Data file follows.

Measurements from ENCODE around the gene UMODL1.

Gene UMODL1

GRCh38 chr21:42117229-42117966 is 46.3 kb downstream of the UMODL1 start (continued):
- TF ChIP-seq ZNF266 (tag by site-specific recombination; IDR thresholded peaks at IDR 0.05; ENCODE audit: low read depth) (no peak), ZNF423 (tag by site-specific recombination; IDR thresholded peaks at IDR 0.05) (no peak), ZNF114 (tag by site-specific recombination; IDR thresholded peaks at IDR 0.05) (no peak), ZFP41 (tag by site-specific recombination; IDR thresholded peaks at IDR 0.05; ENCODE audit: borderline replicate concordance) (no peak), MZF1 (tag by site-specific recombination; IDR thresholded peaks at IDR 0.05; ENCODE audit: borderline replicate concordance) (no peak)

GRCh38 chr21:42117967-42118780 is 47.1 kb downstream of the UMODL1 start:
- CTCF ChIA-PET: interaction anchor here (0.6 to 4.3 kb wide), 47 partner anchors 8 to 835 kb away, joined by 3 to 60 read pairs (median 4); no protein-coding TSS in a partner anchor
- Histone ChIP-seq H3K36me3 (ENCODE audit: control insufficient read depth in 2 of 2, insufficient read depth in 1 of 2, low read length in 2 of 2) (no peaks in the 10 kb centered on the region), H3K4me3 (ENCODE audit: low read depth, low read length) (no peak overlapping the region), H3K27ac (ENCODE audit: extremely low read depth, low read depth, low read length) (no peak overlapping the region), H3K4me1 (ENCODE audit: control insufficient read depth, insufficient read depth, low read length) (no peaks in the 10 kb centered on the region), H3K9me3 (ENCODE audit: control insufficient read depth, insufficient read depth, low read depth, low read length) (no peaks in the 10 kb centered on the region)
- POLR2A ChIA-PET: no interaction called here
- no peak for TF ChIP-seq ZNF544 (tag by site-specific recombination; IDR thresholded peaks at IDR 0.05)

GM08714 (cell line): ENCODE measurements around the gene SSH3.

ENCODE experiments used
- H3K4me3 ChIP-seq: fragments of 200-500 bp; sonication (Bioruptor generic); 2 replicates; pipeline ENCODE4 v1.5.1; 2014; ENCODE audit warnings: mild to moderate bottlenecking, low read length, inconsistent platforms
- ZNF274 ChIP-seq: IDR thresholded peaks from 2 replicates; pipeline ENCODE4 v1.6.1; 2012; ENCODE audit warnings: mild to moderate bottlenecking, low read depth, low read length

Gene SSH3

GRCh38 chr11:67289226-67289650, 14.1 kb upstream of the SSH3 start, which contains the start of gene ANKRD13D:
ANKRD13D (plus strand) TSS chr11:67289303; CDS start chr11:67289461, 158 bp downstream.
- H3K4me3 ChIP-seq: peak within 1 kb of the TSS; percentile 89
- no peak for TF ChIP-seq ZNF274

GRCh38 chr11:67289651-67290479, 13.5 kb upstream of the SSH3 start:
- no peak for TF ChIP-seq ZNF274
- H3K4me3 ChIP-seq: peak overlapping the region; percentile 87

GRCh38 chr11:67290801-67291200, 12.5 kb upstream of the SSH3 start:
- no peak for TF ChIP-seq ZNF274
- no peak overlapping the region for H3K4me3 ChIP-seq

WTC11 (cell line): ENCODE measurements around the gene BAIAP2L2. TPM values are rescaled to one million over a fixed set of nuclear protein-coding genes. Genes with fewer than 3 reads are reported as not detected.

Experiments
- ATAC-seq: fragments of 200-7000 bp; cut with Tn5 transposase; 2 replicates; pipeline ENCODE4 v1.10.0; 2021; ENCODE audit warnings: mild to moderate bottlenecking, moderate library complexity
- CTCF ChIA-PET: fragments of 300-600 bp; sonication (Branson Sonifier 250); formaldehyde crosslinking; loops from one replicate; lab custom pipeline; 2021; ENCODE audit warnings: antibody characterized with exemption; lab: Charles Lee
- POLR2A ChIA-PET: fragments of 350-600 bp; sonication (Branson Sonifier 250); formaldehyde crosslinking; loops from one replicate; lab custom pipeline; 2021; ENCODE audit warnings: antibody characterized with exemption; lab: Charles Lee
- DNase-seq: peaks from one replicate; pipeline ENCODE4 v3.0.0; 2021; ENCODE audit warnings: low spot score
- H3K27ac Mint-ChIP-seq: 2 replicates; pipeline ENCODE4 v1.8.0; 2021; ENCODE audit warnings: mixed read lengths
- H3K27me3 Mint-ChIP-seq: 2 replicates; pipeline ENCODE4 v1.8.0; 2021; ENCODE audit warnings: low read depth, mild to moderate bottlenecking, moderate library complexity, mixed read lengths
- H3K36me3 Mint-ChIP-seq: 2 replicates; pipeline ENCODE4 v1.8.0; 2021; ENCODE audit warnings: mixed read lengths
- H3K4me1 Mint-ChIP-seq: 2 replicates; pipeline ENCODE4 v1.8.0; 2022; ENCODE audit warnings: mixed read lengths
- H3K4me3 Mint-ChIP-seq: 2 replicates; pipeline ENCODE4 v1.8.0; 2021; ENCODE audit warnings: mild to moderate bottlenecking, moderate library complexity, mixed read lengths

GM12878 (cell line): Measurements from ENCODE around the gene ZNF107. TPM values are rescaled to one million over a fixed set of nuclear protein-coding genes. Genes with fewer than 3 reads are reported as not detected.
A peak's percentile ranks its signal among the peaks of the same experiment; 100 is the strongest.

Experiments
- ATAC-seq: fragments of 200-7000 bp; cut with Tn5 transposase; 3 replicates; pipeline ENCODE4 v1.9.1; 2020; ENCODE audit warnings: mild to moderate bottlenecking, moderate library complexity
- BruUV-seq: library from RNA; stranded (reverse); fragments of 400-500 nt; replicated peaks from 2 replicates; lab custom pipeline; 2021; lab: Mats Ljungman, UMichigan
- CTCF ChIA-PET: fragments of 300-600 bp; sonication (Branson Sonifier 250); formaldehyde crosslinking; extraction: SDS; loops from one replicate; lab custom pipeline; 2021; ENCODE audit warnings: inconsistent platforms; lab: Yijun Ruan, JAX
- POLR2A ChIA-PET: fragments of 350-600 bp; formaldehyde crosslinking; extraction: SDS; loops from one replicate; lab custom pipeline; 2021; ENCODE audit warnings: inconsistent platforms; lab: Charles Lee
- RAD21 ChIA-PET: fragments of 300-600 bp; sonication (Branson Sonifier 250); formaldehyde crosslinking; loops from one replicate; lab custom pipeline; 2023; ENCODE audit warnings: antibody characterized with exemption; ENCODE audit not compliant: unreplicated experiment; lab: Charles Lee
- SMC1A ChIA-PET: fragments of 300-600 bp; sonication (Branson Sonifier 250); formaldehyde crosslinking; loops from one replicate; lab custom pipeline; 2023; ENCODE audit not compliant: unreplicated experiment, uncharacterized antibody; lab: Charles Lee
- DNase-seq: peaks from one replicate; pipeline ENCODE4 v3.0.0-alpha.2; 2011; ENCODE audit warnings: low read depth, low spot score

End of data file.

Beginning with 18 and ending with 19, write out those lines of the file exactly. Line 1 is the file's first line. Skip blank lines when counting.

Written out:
- no peak for TF ChIP-seq ZNF274

GRCh38 chr11:67289651-67290479, 13.5 kb upstream of the SSH3 start: